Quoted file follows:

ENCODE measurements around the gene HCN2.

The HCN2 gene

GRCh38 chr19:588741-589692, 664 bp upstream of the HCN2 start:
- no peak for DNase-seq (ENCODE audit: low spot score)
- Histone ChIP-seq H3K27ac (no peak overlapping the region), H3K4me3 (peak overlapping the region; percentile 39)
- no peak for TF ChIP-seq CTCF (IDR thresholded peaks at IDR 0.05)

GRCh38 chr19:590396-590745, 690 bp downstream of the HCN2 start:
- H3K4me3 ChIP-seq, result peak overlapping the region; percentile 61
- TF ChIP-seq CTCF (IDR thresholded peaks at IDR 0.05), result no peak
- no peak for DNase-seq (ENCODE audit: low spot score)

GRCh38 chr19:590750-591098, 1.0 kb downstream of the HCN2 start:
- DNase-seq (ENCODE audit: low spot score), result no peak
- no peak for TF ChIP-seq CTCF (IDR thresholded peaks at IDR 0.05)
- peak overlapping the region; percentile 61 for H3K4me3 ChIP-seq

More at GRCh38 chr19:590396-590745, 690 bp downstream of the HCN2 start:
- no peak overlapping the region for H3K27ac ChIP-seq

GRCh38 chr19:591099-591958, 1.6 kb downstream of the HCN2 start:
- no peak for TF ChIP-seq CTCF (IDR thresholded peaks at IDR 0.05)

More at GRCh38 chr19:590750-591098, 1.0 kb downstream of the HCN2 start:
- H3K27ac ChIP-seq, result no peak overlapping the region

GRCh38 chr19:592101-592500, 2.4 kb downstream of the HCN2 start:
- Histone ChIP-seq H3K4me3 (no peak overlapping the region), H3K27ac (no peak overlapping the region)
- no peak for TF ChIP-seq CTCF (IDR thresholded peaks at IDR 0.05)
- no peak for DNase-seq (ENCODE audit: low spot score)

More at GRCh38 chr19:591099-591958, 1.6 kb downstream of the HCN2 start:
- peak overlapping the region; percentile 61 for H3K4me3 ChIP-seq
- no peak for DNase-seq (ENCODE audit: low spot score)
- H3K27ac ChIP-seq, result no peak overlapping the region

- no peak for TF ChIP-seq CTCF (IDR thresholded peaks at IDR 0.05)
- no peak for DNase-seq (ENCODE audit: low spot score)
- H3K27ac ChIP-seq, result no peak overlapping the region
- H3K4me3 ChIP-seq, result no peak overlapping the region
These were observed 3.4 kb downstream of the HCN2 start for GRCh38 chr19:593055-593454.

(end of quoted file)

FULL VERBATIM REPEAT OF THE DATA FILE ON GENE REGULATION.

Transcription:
ENCODE measurements around the gene HCN2.

The HCN2 gene

GRCh38 chr19:588741-589692, 664 bp upstream of the HCN2 start:
- no peak for DNase-seq (ENCODE audit: low spot score)
- Histone ChIP-seq H3K27ac (no peak overlapping the region), H3K4me3 (peak overlapping the region; percentile 39)
- no peak for TF ChIP-seq CTCF (IDR thresholded peaks at IDR 0.05)

GRCh38 chr19:590396-590745, 690 bp downstream of the HCN2 start:
- H3K4me3 ChIP-seq, result peak overlapping the region; percentile 61
- TF ChIP-seq CTCF (IDR thresholded peaks at IDR 0.05), result no peak
- no peak for DNase-seq (ENCODE audit: low spot score)

GRCh38 chr19:590750-591098, 1.0 kb downstream of the HCN2 start:
- DNase-seq (ENCODE audit: low spot score), result no peak
- no peak for TF ChIP-seq CTCF (IDR thresholded peaks at IDR 0.05)
- peak overlapping the region; percentile 61 for H3K4me3 ChIP-seq

More at GRCh38 chr19:590396-590745, 690 bp downstream of the HCN2 start:
- no peak overlapping the region for H3K27ac ChIP-seq

GRCh38 chr19:591099-591958, 1.6 kb downstream of the HCN2 start:
- no peak for TF ChIP-seq CTCF (IDR thresholded peaks at IDR 0.05)

More at GRCh38 chr19:590750-591098, 1.0 kb downstream of the HCN2 start:
- H3K27ac ChIP-seq, result no peak overlapping the region

GRCh38 chr19:592101-592500, 2.4 kb downstream of the HCN2 start:
- Histone ChIP-seq H3K4me3 (no peak overlapping the region), H3K27ac (no peak overlapping the region)
- no peak for TF ChIP-seq CTCF (IDR thresholded peaks at IDR 0.05)
- no peak for DNase-seq (ENCODE audit: low spot score)

More at GRCh38 chr19:591099-591958, 1.6 kb downstream of the HCN2 start:
- peak overlapping the region; percentile 61 for H3K4me3 ChIP-seq
- no peak for DNase-seq (ENCODE audit: low spot score)
- H3K27ac ChIP-seq, result no peak overlapping the region

- no peak for TF ChIP-seq CTCF (IDR thresholded peaks at IDR 0.05)
- no peak for DNase-seq (ENCODE audit: low spot score)
- H3K27ac ChIP-seq, result no peak overlapping the region
- H3K4me3 ChIP-seq, result no peak overlapping the region
These were observed 3.4 kb downstream of the HCN2 start for GRCh38 chr19:593055-593454.